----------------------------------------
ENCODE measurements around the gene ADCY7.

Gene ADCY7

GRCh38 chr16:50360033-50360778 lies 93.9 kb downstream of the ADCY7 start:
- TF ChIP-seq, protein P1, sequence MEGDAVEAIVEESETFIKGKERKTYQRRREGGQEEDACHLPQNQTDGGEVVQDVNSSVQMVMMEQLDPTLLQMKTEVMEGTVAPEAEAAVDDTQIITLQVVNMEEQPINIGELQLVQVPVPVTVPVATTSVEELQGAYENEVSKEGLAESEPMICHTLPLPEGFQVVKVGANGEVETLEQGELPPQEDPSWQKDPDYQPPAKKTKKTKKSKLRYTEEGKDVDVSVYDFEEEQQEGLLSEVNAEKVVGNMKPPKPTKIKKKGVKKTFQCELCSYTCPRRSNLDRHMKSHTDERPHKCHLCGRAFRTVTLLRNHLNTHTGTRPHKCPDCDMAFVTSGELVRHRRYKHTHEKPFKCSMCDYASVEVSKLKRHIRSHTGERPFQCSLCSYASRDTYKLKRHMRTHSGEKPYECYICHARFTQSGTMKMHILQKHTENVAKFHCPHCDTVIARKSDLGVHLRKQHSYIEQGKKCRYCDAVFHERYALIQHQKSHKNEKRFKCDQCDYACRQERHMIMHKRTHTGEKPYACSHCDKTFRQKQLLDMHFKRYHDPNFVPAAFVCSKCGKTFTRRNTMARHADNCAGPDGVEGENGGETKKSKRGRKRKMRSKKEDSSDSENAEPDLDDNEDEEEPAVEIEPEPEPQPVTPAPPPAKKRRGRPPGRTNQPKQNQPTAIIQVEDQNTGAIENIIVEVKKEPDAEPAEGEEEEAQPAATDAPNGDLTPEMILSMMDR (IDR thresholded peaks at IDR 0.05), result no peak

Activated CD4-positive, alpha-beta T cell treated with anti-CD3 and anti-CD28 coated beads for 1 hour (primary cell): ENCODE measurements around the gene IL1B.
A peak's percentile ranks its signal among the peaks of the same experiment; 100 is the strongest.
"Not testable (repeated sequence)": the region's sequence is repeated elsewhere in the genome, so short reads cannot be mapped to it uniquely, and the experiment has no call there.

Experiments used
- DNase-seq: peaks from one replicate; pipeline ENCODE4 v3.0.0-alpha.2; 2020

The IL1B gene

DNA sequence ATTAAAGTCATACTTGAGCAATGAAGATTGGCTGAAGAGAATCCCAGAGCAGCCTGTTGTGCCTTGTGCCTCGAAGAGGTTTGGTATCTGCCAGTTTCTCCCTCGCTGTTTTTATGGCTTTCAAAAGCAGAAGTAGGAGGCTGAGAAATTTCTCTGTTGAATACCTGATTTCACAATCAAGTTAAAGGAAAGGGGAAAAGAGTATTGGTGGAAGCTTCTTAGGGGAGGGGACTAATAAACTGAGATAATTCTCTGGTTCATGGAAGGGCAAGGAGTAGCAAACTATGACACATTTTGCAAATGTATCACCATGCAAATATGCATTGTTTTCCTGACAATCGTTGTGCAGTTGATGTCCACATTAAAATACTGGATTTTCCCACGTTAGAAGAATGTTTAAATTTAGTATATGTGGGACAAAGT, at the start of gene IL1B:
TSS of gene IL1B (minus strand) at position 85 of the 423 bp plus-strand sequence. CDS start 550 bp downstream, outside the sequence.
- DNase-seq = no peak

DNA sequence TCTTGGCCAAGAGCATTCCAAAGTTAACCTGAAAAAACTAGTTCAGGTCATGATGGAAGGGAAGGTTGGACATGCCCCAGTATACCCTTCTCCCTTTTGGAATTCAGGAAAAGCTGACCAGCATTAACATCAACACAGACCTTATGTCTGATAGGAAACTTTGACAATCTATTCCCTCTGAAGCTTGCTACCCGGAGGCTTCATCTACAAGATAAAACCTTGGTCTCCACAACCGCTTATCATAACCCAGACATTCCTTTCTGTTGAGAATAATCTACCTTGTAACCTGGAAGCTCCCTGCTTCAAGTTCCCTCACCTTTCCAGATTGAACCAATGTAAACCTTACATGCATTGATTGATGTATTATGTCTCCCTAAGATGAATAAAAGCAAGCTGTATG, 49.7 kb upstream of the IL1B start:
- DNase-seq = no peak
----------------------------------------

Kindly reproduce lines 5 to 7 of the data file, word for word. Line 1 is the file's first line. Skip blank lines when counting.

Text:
Activated CD4-positive, alpha-beta T cell treated with anti-CD3 and anti-CD28 coated beads for 1 hour (primary cell): ENCODE measurements around the gene IL1B.
A peak's percentile ranks its signal among the peaks of the same experiment; 100 is the strongest.
"Not testable (repeated sequence)": the region's sequence is repeated elsewhere in the genome, so short reads cannot be mapped to it uniquely, and the experiment has no call there.